Today, defense attorney Michel Bowman SC said his client told doctors he was having paranoid hallucinations about the CIA, FBI and KGB. He believed that they were putting him under surveillance and competing for his services, due to his intellectual superiority, sending him continuous messages via the Internet and television.

Mr Bowman said Leitons “absolutely mistakenly believed” that Ms Valdgeima intended to harm him and that he had been given a specific instruction to “kill the agent”, referring to the deceased.

The lawyer added that his client was also barricading the front door of the apartment, where he lived with his mother, due to his persistent paranoia about being surrounded by “agents”.

Detective Garda Denise Bambrick told Mr Devally that around 3 a.m. guests at the Binary Hub became aware of loud voices and saw a “substantial amount of blood” in the hallway coming from Ms Valdgeima. The victim was still alive but was lying on the ground, with Leitons beside her.

Detective Gda Bambrick agreed with Mr Devally, who said that that night three tourists attempted to rescue Ms Valdgeima from Leitons and used a chair and a fire extinguisher to try to help her separate from Leitons. Leitons.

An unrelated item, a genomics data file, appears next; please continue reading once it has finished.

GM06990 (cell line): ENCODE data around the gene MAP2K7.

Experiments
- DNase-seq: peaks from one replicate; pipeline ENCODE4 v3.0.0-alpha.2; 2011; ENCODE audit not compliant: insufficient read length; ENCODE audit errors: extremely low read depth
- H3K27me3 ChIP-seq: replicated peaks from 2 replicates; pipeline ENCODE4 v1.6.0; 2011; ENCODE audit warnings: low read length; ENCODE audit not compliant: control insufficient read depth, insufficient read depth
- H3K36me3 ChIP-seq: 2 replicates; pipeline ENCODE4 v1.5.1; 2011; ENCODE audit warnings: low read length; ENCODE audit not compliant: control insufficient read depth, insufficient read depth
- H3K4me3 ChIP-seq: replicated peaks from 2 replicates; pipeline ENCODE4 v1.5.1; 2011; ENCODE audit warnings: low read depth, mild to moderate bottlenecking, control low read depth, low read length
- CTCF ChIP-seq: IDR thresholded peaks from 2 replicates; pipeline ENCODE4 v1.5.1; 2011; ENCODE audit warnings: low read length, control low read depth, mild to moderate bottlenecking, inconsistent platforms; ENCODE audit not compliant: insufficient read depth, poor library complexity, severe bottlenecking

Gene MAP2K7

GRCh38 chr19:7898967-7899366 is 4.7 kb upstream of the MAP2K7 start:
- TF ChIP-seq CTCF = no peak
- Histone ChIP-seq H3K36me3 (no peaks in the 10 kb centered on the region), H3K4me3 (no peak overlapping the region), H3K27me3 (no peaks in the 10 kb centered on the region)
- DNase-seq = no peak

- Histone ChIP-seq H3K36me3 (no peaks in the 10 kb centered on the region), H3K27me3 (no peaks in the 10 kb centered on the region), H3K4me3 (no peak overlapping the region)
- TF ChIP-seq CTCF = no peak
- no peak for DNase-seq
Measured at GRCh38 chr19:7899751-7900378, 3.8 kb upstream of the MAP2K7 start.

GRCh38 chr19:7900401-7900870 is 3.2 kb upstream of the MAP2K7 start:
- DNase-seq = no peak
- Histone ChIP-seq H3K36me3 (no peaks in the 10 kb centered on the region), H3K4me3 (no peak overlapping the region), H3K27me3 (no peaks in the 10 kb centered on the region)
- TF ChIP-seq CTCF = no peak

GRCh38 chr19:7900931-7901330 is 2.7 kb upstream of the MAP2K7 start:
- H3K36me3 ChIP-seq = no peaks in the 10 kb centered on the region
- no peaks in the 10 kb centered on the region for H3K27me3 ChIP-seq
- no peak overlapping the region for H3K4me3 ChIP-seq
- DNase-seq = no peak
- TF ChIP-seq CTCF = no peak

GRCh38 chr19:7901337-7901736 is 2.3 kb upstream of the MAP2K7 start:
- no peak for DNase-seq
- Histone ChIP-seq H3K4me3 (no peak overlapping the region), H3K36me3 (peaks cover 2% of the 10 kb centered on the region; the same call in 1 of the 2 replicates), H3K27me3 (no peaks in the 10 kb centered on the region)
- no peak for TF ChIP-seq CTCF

The detective agreed with Mr. Devally that Ms. Valdgeima had suffered injuries to her face, neck, head and arms.

Leitons had told witnesses intervening that what happened was “a game” and that he left the Binary Hub in “chaotic fashion” after being confronted by two staff, the lawyer said.

Detective Gda Bambrick said Leitons fiercely resisted his arrest overnight, but was subsequently deemed fit for an interview, in which he was “erratic and evasive”.

Mr Devally said Leitons gave up his meds three months before the stabbing after an acquaintance told him he took placebos.

Mr Bowman said his client wished to apologize to family and friends of Ms Valdgeima for the “unimaginable loss” he caused to his daughters.

The attorney said the paranoia and hallucinations Leitons endured meant he was “significantly diminished” of responsibility for his actions, adding that drug addiction was not a factor in the murder.

Today, Judge Burns offered his condolences to the family and friends of Ms Valdgeima, saying it had a “manifestly huge impact” on them. He postponed the sentence until January 18.

ENDS